Politico pointed out on Wednesday that politicians like Cruz and Hawley are making so much noise because they could have designs on the 2024 Republican nomination for president. “They’re going to try to put on a good show,” a Republican strategist told the outlet. This doesn’t mean the party’s lunatic fringe isn’t also having a conniption over the idea of a Black woman on the Supreme Court. “Should the Buccaneers promise to replace Tom Brady with a woman of color?” tweeted Rep. Lauren Boebert (R-Colo.).

This might not be a bad idea should the NFL ever be granted the power to arbitrate abortion rights or labor laws in America.

Rep. Marjorie Taylor Greene (R-Ga.) on Steven Bannon’s podcast called Biden’s pledge “the most racist thing” while lamenting that she “thought we were done with racism in this country.” Greene’s argument that racism is a thing of the past in America — which she has made before — is nothing more than a way for her to rationalize her own racism. She has such a long history of it, including saying Black people are “slaves” to the Democratic Party, that she drew condemnation from Republican leaders before she was elected. They’ve largely embraced her now, of course.

The Hill reported on Tuesday that Greene received some campaign cash from Tucker Carlson, and wouldn’t you know it, Carlson also said Biden’s pledge to nominate a Black woman is racist. “It’s possible we have all marinated for so long in the casual racism of affirmative action that it seems normal now to reduce human beings to their race,” he said last week. His Fox News colleague Jesse Watters added that Biden’s nominee would be the result of a “back-room racial deal.” Larry Kudlow over on Fox Business said the pledge is “un-American” and even “illegal.”

The idea that the promise is a racist nod to affirmative action that may, in fact, be illegal has echoed throughout right-wing media since Biden reiterated it after Justice Stephen Breyer announced his retirement last week. It’s also been a talking point in Congress. “The majority of the court may be saying writ large that it’s unconstitutional,” said Sen. Roger Wicker (R-Miss.), according to Mississippi Free Press. “We’ll see how that irony works out.”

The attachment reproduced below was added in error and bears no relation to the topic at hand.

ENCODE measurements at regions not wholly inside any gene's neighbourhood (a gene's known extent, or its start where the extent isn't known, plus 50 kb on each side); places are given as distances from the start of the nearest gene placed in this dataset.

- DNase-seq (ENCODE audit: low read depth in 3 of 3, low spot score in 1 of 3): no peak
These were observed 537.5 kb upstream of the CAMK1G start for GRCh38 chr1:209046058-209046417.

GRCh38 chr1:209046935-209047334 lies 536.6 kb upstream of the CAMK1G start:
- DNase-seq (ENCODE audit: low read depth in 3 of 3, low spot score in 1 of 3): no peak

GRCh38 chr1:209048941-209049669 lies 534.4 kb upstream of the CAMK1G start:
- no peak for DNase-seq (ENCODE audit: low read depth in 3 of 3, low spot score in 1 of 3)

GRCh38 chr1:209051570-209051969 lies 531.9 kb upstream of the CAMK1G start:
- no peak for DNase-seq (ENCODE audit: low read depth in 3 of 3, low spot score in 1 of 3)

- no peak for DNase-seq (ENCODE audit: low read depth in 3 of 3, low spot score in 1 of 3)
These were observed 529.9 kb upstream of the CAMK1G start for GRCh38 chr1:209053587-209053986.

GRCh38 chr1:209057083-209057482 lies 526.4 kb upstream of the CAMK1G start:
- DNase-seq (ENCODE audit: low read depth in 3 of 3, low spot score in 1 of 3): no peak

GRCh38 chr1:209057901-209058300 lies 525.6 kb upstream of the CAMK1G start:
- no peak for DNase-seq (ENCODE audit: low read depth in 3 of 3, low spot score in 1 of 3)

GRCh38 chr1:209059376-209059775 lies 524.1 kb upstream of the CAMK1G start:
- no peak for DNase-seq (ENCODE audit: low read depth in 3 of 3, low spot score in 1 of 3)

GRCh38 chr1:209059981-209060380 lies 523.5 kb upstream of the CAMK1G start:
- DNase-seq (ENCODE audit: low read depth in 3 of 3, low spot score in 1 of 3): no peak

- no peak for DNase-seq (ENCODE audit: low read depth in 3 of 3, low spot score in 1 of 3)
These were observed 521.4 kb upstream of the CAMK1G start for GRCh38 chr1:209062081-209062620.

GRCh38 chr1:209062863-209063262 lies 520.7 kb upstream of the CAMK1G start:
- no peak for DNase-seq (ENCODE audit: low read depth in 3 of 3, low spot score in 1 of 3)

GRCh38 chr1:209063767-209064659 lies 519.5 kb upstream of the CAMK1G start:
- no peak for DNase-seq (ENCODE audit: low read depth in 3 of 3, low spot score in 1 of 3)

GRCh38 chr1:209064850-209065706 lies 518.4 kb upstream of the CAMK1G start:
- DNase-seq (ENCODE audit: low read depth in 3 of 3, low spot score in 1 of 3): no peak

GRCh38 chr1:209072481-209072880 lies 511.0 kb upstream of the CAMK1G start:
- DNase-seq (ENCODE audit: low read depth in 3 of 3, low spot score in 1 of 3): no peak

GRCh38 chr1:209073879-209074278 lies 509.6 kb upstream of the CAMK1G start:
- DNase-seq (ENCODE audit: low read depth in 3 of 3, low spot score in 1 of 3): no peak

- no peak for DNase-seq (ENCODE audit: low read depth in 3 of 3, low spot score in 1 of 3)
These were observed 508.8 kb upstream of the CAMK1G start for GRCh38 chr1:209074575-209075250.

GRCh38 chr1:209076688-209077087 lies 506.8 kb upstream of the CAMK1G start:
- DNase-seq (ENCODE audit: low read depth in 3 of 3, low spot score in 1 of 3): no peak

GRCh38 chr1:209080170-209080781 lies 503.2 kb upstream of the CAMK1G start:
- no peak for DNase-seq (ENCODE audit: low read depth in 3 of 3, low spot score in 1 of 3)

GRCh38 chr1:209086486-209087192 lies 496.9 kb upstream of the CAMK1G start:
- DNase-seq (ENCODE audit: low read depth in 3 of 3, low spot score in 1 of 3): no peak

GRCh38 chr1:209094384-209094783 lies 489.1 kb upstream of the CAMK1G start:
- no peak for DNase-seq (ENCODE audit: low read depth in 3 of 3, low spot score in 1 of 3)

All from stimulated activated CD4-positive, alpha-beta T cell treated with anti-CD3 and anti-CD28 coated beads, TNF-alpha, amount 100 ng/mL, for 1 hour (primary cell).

White House spokesperson Andrew Bates responded to Wicker’s comments by citing Reagan’s pledge to seat a woman. “When President Reagan honored his campaign pledge to place the first woman on the court, he said it ‘symbolized’ the unique American opportunity ‘that permits persons of any sex, age, or race, from every section and every walk of life to aspire and achieve in a manner never before even dreamed about in human history,'” Bates said, also noting that Trump’s decision to seat a woman in Ginsburg’s place as an “inspiration.”

Herein lies the smack-you-in-the-face hypocrisy of the right’s opposition to Biden promising to seat a Black woman. Reagan and Trump essentially did the same thing. The arguments Republicans are making about qualifications and discrimination and the Constitution could just as easily be applied to the party’s two messiahs.

This doesn’t mean Republicans haven’t tried to draw a distinction. Here’s Sen. Susan Collins (R-Maine), who brands herself as a sensible moderate, saying that Reagan’s pledge was different because Reagan only promised to make one of his Supreme Court nominees a woman. It’s unclear why this makes any difference.

Collins fled through a door before she was asked to explain.

Best of Rolling Stone